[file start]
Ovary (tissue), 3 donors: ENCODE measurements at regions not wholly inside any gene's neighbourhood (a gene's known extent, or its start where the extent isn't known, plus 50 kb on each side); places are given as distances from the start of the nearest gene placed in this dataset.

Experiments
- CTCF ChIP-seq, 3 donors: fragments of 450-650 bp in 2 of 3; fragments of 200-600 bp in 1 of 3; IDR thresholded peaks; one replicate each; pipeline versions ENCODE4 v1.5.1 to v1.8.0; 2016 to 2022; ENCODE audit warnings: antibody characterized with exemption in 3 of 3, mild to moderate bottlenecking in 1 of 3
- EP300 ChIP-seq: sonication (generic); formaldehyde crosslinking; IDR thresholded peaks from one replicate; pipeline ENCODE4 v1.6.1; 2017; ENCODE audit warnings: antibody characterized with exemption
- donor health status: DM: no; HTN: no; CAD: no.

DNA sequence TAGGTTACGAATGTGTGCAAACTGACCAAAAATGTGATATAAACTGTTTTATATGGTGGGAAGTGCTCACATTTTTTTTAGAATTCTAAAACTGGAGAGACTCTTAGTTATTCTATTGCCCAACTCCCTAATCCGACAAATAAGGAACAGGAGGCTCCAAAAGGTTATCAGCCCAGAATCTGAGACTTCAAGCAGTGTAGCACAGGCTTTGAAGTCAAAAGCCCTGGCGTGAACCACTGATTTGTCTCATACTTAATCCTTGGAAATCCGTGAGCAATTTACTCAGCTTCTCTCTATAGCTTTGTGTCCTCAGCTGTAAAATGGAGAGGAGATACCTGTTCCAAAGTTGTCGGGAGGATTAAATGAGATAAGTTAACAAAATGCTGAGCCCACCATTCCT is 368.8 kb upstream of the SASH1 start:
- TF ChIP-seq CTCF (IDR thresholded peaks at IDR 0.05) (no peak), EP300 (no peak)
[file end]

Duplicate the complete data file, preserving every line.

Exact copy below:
Ovary (tissue), 3 donors: ENCODE measurements at regions not wholly inside any gene's neighbourhood (a gene's known extent, or its start where the extent isn't known, plus 50 kb on each side); places are given as distances from the start of the nearest gene placed in this dataset.

Experiments
- CTCF ChIP-seq, 3 donors: fragments of 450-650 bp in 2 of 3; fragments of 200-600 bp in 1 of 3; IDR thresholded peaks; one replicate each; pipeline versions ENCODE4 v1.5.1 to v1.8.0; 2016 to 2022; ENCODE audit warnings: antibody characterized with exemption in 3 of 3, mild to moderate bottlenecking in 1 of 3
- EP300 ChIP-seq: sonication (generic); formaldehyde crosslinking; IDR thresholded peaks from one replicate; pipeline ENCODE4 v1.6.1; 2017; ENCODE audit warnings: antibody characterized with exemption
- donor health status: DM: no; HTN: no; CAD: no.

DNA sequence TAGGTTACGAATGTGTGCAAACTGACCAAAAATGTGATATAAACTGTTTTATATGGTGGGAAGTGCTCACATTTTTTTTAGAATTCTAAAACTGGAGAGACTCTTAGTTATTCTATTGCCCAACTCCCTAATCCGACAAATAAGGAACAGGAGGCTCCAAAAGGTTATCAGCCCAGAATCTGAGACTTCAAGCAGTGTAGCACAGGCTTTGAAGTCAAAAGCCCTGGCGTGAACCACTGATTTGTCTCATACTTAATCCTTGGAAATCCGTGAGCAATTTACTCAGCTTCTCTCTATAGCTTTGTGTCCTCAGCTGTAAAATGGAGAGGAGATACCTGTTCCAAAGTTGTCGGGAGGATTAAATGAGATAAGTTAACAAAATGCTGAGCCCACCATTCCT is 368.8 kb upstream of the SASH1 start:
- TF ChIP-seq CTCF (IDR thresholded peaks at IDR 0.05) (no peak), EP300 (no peak)